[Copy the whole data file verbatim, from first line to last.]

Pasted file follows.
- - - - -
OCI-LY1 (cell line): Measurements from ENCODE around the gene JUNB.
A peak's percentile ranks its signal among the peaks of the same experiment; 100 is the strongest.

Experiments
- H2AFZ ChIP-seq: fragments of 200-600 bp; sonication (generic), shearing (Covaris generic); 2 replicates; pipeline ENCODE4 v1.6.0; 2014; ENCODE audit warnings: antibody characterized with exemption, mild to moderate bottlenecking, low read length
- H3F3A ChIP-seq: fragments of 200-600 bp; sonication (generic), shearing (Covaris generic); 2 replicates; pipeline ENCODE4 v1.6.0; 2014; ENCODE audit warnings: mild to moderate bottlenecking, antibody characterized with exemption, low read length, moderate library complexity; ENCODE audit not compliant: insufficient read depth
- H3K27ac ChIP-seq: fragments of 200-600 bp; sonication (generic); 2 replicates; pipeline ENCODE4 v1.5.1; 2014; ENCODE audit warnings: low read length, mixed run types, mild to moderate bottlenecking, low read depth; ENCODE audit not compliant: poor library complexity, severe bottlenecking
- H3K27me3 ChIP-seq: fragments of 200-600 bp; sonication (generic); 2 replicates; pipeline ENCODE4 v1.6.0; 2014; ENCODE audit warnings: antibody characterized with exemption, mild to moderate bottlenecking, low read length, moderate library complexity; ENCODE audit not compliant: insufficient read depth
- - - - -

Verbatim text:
OCI-LY1 (cell line): Measurements from ENCODE around the gene JUNB.
A peak's percentile ranks its signal among the peaks of the same experiment; 100 is the strongest.

Experiments
- H2AFZ ChIP-seq: fragments of 200-600 bp; sonication (generic), shearing (Covaris generic); 2 replicates; pipeline ENCODE4 v1.6.0; 2014; ENCODE audit warnings: antibody characterized with exemption, mild to moderate bottlenecking, low read length
- H3F3A ChIP-seq: fragments of 200-600 bp; sonication (generic), shearing (Covaris generic); 2 replicates; pipeline ENCODE4 v1.6.0; 2014; ENCODE audit warnings: mild to moderate bottlenecking, antibody characterized with exemption, low read length, moderate library complexity; ENCODE audit not compliant: insufficient read depth
- H3K27ac ChIP-seq: fragments of 200-600 bp; sonication (generic); 2 replicates; pipeline ENCODE4 v1.5.1; 2014; ENCODE audit warnings: low read length, mixed run types, mild to moderate bottlenecking, low read depth; ENCODE audit not compliant: poor library complexity, severe bottlenecking
- H3K27me3 ChIP-seq: fragments of 200-600 bp; sonication (generic); 2 replicates; pipeline ENCODE4 v1.6.0; 2014; ENCODE audit warnings: antibody characterized with exemption, mild to moderate bottlenecking, low read length, moderate library complexity; ENCODE audit not compliant: insufficient read depth